Ordering the Right Level of Edit – Part 1

In much the same way that there are different sizes of coffee at Starbucks, there are different levels of editing: word-level, sentence-level, paragraph-level, and big-picture. However, unlike a cup of coffee that gets you more delicious coffee as the cup gets bigger, the levels of edit are targeted toward different stages in the writing process and focus on specific aspects of the document. Depending on your specific needs, you may opt to hire an editor to perform one or more levels of edit on a single document.

Over the next couple weeks, we will dive deeper into what exactly is included in each level of editing; but, in order to determine what level of edit is needed or appropriate, there are some initial questions that we need to ask to ensure you get the level of service you are expecting.

  • Where are you in the writing process? Are you just starting and struggling to organize your thoughts, or do you have a fully formed draft?
  • What is your deadline? When do you need to send your project to the printer, client, or team member?
  • When do you feel comfortable bringing an editor into your process? Do you like talking through your ideas and organizing your thoughts before you start? Do you only feel comfortable bringing someone in to review a full draft?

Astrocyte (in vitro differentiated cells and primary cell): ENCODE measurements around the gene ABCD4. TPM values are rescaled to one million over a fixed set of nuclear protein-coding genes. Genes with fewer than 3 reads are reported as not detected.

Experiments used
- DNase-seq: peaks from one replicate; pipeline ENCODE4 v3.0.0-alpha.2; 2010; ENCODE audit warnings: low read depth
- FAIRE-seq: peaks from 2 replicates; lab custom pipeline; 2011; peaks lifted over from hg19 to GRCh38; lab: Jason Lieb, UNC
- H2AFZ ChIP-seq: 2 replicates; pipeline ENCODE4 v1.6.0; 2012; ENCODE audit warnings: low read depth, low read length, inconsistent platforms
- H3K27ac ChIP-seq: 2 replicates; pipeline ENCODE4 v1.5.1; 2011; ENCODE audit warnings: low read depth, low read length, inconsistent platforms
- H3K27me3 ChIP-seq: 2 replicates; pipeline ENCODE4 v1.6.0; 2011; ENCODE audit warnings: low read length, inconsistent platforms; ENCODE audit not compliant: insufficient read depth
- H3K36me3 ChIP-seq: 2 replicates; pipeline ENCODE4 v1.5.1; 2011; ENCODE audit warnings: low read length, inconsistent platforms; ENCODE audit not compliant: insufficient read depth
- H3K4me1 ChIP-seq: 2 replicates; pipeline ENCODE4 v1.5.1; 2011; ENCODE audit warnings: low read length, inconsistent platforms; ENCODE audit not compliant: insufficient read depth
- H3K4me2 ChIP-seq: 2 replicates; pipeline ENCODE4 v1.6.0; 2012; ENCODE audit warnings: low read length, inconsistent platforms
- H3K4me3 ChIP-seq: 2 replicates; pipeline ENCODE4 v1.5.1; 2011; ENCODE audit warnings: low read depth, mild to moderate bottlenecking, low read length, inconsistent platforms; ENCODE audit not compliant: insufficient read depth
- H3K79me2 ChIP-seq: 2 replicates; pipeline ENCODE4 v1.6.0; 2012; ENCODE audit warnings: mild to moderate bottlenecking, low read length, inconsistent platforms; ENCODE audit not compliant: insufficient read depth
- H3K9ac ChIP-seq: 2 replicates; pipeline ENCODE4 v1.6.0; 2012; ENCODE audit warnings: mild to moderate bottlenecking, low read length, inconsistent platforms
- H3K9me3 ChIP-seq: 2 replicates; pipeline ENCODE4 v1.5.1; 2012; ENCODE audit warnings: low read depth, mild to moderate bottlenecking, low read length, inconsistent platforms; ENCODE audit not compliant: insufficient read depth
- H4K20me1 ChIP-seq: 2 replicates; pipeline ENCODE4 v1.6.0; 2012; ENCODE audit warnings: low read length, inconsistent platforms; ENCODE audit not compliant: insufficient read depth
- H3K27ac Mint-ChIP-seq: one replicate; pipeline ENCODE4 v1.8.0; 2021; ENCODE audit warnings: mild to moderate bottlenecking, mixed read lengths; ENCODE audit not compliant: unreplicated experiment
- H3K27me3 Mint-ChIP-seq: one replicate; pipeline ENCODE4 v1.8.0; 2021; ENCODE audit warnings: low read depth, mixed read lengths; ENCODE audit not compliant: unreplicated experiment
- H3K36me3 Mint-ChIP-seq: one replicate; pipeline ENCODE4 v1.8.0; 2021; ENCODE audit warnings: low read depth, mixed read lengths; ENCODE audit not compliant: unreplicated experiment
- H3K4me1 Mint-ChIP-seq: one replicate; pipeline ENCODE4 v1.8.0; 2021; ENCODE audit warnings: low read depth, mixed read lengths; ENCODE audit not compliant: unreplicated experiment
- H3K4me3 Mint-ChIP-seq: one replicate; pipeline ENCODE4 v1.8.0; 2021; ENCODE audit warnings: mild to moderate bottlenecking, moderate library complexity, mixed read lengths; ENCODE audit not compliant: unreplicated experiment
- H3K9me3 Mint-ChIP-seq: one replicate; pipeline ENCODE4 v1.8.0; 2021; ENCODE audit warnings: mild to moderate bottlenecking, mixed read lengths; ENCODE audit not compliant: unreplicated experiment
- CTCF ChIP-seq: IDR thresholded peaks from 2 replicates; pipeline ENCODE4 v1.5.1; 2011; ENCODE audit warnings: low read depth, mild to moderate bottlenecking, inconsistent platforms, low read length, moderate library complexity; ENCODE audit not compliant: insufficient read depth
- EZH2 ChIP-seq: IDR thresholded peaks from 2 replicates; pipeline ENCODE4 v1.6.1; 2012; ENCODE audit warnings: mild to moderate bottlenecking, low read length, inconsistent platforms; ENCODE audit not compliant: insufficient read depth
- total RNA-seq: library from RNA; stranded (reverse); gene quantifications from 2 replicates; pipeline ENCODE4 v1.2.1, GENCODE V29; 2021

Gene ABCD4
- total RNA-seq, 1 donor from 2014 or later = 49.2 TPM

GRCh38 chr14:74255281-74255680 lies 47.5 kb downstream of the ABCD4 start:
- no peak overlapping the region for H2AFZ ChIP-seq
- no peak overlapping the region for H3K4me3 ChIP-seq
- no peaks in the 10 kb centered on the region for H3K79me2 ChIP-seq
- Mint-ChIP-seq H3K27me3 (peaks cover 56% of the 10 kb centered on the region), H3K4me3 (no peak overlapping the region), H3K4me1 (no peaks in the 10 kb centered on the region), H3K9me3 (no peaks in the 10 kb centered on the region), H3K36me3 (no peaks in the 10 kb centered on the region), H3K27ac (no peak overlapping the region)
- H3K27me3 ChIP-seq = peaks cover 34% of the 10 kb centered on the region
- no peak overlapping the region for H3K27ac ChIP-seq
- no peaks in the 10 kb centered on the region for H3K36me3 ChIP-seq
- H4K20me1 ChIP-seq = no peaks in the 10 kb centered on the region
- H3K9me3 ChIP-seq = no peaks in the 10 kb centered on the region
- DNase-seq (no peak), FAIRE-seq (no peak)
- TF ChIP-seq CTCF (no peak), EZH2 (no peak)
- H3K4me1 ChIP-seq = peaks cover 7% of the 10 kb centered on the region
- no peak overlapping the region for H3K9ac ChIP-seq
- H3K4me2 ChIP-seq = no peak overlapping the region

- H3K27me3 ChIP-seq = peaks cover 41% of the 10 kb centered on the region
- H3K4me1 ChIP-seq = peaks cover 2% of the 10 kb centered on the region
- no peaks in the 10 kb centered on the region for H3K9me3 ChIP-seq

• What are your strengths/weaknesses as a writer? This can be an uncomfortable question, but if you know you struggle with consistency or transitions, letting your editor know these things can help narrow their focus.
  • What are your goals in hiring an editor? Do you want someone to work with you throughout the writing process or are you only looking for someone to make your document “look pretty?”
  • What is your budget? Knowing how many pages you expect your document to be can help your editor give you a firm estimate for their services. In editing, the bigger the cup does not always equate to a higher price tag, as long as the goals and expectations are shared early between you and your editor.

In addition to answering these questions, having early conversations with your editor and showing them a sample of your document can allow the editor to evaluate what might work best for you and your document.

Now that we have answered these basic questions, we can take a closer look at each level of edit. Stay tuned for Parts 2 through 5 of this series.

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